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Blockchain in distribution

Blockchain offers new approaches for indie film distribution

The IFFR Pro panel on 25 January explored how blockchain technology can provide new and secure approaches to indie film distribution, VOD, rights and revenue management.

Panellists included renowned filmmaker Anurag Kashyap, who is also the mentor of India’s first-ever blockchain TVOD platform myNK (powered by MinersINC.) and the platform’s co-founder Deepak Jayaram. Jake Craven, VP of content partnerships of Breaker, the US-based blockchain studio (founded by SingularDTV) also joined the panel. The event was moderated by Wendy Bernfeld (Rights Stuff).

Taking both TVOD platforms as case studies, the event discussed the potential blockchain technology holds for changing the industry for filmmakers and right holders. From removing gatekeepers, to providing transparency, data insights and unprecedented access – the new technology can revamp distribution and revenue to empower filmmakers.

"We have some myths to dispel and experiences to share with regard to blockchain," began moderator Bernfeld, "from a technology, social and industry perspective." Giving the floor to the panellists, whose platforms – MyNK and Breaker.io – are both based on TVOD.

Anurag Kashyap explained how the limited access to diverse cinema in India sparked the blockchain-driven concept behind MyNK: developing technology to give makers a better relationship with their consumers. The platform enables you to see what people are watching where, and it turns out “there’s a massive appetite for cinema in India, beyond Hollywood and Bollywood." Kashyap’s premise: "piracy is driven by limited access, not the cost of films." Blockchain also helps you protect your movie. “Pirating movies requires access to all the 'blocks' containing, for example, dissected audio and visual files."

"We are reaching audiences that conventional marketing would not have let us access," explains co-founder Deepak Jayaram. The data is revealing unexpected discoveries about their audiences and their taste. Take, for example, Indian audience's interest in Dutch and Portuguese language films. The festival's own VOD service, IFFR Unleashed, was a test case for this. The streaming platform, recently integrated into our main website, provides filmmakers with a way to show their films to international audiences throughout the year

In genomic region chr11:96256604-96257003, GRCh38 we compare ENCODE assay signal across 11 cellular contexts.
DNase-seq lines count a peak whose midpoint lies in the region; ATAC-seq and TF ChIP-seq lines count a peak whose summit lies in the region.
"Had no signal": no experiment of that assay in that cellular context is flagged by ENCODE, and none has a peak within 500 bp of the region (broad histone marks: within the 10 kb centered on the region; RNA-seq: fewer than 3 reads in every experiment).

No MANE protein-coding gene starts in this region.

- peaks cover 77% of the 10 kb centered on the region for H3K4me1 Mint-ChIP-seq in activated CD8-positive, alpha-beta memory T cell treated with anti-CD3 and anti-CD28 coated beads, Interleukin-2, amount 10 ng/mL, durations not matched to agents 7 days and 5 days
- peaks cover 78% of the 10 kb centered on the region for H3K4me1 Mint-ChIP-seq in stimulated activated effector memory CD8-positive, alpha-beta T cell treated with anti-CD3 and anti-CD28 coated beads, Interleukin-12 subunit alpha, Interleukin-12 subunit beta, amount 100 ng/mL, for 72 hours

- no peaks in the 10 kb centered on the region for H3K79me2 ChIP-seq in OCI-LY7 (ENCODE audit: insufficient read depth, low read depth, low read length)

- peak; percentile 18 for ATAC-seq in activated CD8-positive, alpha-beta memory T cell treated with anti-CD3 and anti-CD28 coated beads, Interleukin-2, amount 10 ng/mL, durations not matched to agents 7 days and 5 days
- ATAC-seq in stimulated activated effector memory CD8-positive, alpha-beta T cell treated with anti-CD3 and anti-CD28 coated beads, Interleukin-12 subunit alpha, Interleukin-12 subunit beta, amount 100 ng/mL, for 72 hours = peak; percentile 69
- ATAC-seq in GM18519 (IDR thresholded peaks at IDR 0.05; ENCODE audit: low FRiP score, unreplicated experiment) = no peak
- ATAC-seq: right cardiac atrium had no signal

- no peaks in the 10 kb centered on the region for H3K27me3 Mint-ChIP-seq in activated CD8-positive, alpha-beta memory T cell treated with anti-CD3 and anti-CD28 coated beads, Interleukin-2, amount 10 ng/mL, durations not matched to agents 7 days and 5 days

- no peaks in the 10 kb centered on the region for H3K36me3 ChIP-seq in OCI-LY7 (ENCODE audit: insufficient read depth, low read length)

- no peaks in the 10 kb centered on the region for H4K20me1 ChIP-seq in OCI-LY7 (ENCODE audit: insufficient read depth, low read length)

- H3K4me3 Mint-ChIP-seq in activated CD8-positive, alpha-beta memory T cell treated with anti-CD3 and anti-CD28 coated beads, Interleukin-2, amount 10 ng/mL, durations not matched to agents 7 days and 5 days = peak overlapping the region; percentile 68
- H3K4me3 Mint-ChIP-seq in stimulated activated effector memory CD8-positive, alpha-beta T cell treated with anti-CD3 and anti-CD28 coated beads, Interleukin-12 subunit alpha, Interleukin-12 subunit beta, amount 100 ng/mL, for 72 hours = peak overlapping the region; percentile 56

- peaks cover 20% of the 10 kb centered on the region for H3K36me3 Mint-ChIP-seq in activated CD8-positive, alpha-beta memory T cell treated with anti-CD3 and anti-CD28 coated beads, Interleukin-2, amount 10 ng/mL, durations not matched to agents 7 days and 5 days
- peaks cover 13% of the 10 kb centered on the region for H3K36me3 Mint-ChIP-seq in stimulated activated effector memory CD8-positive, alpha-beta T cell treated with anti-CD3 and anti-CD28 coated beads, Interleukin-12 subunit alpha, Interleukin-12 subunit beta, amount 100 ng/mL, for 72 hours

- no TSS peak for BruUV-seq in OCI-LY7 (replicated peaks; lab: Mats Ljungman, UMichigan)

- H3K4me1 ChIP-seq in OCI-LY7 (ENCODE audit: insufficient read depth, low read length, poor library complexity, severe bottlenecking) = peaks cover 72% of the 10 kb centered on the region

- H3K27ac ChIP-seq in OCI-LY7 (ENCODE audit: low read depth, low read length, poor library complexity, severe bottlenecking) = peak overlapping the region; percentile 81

The context of national markets marks a significant difference in the possibilities for VOD platforms. Jake Craven spoke about Breaker’s international film selection, now primarily targeted towards American audiences. "Breaker uses blockchain to enable creatives and right holders to collect revenue with unprecedented efficiency and ease." The technology and coding automatically determine the revenue distribution, removing human error and providing transparency. This also allows them to bypass traditional gatekeepers and the need for creators to pay thousands to have your film featured on a video streaming platform.

Craven underlined the potential for transparent data to transform the industry and inform the maker’s marketing campaigns. "With no gatekeepers hiding or manually reporting on your audience, you are directly informed: who is watching? When do they stop watching?" This directly relates to the main challenge currently faced by Breaker, namely how to market films and get them to audiences.

IFFR Unleashed

Now integrated on IFFR.com

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Drawing the event to a close, Craven provides context. "This technology is young. It's taken huge leaps in the past years. Two years ago, a panel on blockchain would have been purely theoretical. We’ve overcome huge technical hurdles." Kashyap, in turn, speaks of ambitions for the future: "filmmaking is expensive, and I hope we can enable people to create with what they want to create. I've constantly faced those limitations in my twenty years in the industry. We hope to empower creatives with blockchain technology."